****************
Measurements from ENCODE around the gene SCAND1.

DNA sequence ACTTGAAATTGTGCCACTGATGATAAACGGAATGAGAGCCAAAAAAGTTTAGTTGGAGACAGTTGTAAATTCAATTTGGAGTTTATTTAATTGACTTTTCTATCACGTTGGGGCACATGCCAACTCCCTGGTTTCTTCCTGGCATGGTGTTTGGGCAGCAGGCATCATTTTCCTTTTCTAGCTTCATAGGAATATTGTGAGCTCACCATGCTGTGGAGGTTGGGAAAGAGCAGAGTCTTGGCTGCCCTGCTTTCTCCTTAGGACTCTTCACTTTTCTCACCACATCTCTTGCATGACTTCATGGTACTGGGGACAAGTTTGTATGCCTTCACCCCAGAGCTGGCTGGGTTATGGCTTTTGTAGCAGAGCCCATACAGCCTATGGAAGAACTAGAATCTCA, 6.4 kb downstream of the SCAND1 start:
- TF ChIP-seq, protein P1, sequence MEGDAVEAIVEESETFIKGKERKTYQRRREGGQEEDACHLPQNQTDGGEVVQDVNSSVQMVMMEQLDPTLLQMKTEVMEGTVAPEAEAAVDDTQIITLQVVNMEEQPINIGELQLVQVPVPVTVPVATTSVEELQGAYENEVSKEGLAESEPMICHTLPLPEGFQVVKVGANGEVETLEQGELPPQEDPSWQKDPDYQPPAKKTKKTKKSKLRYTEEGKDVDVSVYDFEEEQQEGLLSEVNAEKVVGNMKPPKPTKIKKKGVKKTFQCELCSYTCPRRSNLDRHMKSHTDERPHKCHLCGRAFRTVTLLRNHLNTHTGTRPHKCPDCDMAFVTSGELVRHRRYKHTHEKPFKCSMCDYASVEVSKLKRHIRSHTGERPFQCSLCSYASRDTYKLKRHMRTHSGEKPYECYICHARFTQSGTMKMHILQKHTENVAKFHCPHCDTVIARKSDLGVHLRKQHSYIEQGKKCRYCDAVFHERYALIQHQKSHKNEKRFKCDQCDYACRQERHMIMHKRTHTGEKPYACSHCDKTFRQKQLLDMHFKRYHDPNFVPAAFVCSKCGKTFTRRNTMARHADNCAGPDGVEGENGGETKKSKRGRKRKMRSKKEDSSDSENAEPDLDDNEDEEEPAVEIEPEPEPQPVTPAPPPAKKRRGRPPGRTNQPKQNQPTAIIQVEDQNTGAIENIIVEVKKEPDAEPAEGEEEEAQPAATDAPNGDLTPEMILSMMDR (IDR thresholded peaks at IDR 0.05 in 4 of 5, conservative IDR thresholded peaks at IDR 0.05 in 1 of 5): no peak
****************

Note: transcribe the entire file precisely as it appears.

Measurements from ENCODE around the gene SCAND1.

DNA sequence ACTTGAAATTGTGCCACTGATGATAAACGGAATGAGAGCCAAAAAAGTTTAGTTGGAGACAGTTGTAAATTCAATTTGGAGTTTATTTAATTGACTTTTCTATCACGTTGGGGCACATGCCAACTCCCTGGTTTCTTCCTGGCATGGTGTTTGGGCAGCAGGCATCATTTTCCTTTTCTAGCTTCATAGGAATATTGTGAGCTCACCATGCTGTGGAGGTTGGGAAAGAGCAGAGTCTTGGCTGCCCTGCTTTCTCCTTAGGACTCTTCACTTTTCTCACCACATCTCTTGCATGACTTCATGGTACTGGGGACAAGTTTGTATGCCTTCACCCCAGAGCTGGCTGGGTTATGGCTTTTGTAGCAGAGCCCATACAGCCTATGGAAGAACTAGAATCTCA, 6.4 kb downstream of the SCAND1 start:
- TF ChIP-seq, protein P1, sequence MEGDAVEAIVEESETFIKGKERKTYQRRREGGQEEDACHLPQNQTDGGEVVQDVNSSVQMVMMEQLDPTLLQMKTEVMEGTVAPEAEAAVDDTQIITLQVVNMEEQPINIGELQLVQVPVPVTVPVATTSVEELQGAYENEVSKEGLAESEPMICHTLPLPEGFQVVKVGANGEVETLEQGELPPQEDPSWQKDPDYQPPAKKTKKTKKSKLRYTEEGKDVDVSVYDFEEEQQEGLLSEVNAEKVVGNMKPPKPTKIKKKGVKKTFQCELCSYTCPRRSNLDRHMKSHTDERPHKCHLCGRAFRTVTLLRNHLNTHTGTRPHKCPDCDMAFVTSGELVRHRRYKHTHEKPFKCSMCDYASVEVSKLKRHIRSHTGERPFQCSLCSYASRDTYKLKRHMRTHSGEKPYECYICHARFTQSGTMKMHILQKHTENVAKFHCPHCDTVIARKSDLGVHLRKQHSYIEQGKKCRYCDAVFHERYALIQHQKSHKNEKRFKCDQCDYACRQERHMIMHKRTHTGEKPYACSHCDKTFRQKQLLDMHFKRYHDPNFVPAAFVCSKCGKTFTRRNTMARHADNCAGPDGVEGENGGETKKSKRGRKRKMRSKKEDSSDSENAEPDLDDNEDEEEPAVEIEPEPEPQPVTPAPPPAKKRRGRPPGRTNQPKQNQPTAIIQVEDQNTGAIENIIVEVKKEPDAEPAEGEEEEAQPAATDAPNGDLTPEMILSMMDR (IDR thresholded peaks at IDR 0.05 in 4 of 5, conservative IDR thresholded peaks at IDR 0.05 in 1 of 5): no peak